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Dave Barry's History of the Millennium (So Far)

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A brilliantly funny exploration of the tumultuous years 2000-2006 from the Pulitzer Prize-winning humorist.


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A brilliantly funny exploration of the tumultuous years 2000-2006 from the Pulitzer Prize-winning humorist.

30 review for Dave Barry's History of the Millennium (So Far)

  1. 5 out of 5

    Chrisiant

    I think Dave Barry retired at the right time. I grew up loving his humor, but it's become more and more formulaic as time goes on, and there's only so many times that the letters in someone's name rearranged, or a goofy suggested band name, or even, dare I say it, a fart joke, can be funny. This book is mostly a compilation of his "Year in Review" columns, with a bit of other humorous quick recap thrown in for good measure. It seemed tired to me, and not all that funny, and that's saying a lot f I think Dave Barry retired at the right time. I grew up loving his humor, but it's become more and more formulaic as time goes on, and there's only so many times that the letters in someone's name rearranged, or a goofy suggested band name, or even, dare I say it, a fart joke, can be funny. This book is mostly a compilation of his "Year in Review" columns, with a bit of other humorous quick recap thrown in for good measure. It seemed tired to me, and not all that funny, and that's saying a lot for someone who grew up loving his books and columns. I think in the end there's just only so far he can carry his humor before it needs a shot in the arm of new and interesting, and this book was absolutely missing that.

  2. 5 out of 5

    Joe

    The first chapter of Dave Barry's millennial review is a hilarious, condensed chronicle of the previous thousand years (1000-1999 A.D.); wars, revolutions and cultural epochs swirl past in a kaleidoscope of muddled history. The ensuing chapters lampoon the media, politics and pop-culture of first eight years of our current millennium; these chapters are less inspired. Apparently there's more comic material in one thousand years than in eight and those subjects were already well-worn by a multitu The first chapter of Dave Barry's millennial review is a hilarious, condensed chronicle of the previous thousand years (1000-1999 A.D.); wars, revolutions and cultural epochs swirl past in a kaleidoscope of muddled history. The ensuing chapters lampoon the media, politics and pop-culture of first eight years of our current millennium; these chapters are less inspired. Apparently there's more comic material in one thousand years than in eight and those subjects were already well-worn by a multitude of modern mockers by the time Barry's book got published. But while the prolific jokester struggles to find comedic ground not covered by Leno, Letterman or Stewart, his wit makes this stroll through absurdity a quaint one. And you might just recall some Earth-shaking events from the recent past; remember the hullabaloo over Scooter Libby? (I hadn't.) How about Elian Gonzales? (Sadly, I had.) What about that time congress was super-dysfunctional? (Ha ha.) Barry makes all this silliness palatable, though it's hard to laugh when you're cringing. Edited 12-17-2017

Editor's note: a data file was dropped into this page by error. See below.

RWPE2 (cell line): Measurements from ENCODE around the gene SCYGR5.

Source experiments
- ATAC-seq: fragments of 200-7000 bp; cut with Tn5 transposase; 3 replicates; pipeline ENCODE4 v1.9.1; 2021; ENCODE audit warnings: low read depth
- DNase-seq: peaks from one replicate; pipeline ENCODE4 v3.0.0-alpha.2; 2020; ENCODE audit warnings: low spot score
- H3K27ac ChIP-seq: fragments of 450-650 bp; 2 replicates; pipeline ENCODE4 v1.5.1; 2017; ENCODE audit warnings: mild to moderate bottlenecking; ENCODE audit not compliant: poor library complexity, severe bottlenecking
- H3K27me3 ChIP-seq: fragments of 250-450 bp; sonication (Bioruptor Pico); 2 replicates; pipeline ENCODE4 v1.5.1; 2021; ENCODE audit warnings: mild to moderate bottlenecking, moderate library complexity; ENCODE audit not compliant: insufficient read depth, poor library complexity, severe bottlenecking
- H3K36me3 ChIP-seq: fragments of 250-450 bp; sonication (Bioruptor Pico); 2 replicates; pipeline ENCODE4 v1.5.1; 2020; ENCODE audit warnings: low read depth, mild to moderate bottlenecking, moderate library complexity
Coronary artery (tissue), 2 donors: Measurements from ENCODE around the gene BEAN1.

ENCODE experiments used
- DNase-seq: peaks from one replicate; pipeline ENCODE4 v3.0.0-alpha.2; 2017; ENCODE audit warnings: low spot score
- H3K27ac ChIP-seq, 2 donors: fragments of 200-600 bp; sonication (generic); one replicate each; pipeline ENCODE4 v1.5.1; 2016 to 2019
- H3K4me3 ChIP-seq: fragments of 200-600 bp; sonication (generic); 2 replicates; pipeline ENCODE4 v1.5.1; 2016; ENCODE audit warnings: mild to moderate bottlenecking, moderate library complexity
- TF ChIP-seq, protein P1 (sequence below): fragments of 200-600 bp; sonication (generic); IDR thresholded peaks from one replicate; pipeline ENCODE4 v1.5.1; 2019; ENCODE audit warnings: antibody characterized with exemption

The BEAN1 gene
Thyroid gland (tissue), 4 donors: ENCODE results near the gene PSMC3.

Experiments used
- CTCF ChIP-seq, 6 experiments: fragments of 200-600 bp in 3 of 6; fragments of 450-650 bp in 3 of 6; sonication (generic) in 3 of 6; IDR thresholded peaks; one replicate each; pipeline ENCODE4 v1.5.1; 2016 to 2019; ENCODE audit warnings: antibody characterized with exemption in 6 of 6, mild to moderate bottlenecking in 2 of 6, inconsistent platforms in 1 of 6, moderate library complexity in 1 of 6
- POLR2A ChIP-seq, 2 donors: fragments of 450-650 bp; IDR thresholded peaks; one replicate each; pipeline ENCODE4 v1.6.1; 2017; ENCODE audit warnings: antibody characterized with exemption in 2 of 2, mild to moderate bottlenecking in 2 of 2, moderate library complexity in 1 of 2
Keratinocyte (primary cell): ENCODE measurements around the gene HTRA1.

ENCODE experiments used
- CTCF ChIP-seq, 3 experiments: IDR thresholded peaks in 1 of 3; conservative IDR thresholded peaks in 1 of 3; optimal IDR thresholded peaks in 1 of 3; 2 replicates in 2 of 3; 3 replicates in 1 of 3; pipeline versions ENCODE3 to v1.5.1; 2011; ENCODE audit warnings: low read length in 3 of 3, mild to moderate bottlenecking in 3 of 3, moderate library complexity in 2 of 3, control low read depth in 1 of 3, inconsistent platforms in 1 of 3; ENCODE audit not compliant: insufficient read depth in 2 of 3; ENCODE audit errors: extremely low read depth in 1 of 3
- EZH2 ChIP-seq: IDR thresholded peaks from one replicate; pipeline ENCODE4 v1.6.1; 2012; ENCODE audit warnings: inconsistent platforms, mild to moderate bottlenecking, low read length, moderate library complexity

3. 4 out of 5

    Leslie

    Dave Barry’s humor spares no one. Not even Shakespeare. “Shakespeare gave us a priceless legacy of famous phrases that, to this very day, are pretty much incomprehensible.”

  4. 5 out of 5

    Bonnie Morse

    I love Dave Barry, all his work, all the time, and I especially love his annual Year in Review. After reading his 2018 review in the Washington Post yesterday and noting how careful he was around some of the worst moments of this year, I wanted to read the review of 2001. Not being able to find it online, I located this book on Amazon where the product description promised it contained all of the Year in Reviews from 2000 through 2006. It was a fun, lively read for the end of the year, a trip do I love Dave Barry, all his work, all the time, and I especially love his annual Year in Review. After reading his 2018 review in the Washington Post yesterday and noting how careful he was around some of the worst moments of this year, I wanted to read the review of 2001. Not being able to find it online, I located this book on Amazon where the product description promised it contained all of the Year in Reviews from 2000 through 2006. It was a fun, lively read for the end of the year, a trip down memory lane where the tragedies of the first part of the century are rendered more humorously than they occurred. It also felt good to be validated in my belief that Donald Trump has always been a joke. All is not golden, however. The review of 2000 is followed by a short explanation from Barry on how he chose not to write a review of 2001. The question I wanted answered--did he make it funny with a sober entry for September, or did he ignore the year's biggest event* altogether--turned out to be one that he didn't know how to answer and so he skipped the whole year. I would still have bought the book if I'd known that. It's great having so many annual reviews in one place, and I wish there were more collections of them. *He did do that in 2003, covering everything that occurred in the month of February except the destruction of the Columbia space shuttle and the deaths of its entire crew.